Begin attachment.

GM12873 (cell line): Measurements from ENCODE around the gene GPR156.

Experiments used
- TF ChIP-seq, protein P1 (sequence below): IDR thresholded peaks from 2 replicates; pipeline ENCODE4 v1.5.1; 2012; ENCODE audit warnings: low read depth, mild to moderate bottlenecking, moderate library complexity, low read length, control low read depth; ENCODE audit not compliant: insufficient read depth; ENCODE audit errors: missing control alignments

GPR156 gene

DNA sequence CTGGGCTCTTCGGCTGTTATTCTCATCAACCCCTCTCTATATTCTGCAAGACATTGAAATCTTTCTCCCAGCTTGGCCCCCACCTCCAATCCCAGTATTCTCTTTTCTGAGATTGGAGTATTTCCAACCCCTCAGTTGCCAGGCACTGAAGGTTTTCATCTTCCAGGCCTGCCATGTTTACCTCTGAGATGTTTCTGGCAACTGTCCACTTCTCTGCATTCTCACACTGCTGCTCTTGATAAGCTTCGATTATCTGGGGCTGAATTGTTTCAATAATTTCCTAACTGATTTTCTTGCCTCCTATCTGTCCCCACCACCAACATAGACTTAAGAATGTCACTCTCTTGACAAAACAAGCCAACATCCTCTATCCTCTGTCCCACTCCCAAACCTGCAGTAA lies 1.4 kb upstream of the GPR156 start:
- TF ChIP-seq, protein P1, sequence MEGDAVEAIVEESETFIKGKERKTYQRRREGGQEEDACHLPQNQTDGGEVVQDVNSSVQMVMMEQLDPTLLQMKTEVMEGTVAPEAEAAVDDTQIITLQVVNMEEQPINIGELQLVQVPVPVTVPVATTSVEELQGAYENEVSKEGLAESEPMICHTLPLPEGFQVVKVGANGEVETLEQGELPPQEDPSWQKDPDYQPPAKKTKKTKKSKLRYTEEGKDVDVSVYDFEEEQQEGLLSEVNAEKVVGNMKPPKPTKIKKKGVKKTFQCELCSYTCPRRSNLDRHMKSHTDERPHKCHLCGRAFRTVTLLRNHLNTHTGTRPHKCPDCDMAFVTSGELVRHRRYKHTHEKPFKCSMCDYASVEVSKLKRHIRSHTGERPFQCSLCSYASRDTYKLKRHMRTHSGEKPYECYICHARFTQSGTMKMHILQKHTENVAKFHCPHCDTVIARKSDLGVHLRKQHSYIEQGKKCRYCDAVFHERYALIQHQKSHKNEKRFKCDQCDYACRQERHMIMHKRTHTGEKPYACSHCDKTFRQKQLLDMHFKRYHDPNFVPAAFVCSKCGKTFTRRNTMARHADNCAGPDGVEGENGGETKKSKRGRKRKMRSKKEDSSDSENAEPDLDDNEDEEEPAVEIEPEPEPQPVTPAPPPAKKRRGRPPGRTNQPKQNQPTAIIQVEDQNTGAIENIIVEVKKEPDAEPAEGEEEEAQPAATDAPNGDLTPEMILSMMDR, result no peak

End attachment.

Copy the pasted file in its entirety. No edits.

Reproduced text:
GM12873 (cell line): Measurements from ENCODE around the gene GPR156.

Experiments used
- TF ChIP-seq, protein P1 (sequence below): IDR thresholded peaks from 2 replicates; pipeline ENCODE4 v1.5.1; 2012; ENCODE audit warnings: low read depth, mild to moderate bottlenecking, moderate library complexity, low read length, control low read depth; ENCODE audit not compliant: insufficient read depth; ENCODE audit errors: missing control alignments

GPR156 gene

DNA sequence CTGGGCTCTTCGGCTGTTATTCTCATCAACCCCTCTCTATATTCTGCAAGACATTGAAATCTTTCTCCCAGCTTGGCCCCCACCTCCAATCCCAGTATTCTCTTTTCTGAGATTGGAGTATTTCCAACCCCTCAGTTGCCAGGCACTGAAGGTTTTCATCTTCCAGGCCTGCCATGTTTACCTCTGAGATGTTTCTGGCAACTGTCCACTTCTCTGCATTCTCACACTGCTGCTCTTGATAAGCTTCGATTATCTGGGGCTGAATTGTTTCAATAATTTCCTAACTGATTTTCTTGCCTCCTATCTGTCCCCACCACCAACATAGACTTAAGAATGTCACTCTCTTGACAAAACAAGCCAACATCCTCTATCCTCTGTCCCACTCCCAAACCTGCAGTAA lies 1.4 kb upstream of the GPR156 start:
- TF ChIP-seq, protein P1, sequence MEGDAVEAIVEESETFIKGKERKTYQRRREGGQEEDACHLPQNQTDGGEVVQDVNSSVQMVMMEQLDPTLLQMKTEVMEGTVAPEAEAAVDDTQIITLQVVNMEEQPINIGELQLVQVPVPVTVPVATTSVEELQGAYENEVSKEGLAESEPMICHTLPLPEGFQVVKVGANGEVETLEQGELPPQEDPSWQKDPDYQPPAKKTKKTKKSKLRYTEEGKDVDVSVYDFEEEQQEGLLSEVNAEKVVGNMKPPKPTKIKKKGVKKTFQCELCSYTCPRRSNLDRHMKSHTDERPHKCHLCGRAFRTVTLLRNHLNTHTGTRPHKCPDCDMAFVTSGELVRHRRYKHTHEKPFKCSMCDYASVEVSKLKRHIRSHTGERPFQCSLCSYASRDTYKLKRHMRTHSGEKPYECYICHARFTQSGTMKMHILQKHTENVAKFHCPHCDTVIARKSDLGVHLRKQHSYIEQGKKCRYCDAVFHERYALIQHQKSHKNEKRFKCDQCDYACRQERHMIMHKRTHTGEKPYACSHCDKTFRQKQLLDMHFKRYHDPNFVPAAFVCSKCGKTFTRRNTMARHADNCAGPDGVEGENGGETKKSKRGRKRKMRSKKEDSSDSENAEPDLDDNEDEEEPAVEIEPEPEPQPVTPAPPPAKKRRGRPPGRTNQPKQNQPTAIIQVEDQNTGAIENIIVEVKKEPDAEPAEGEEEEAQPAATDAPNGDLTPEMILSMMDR, result no peak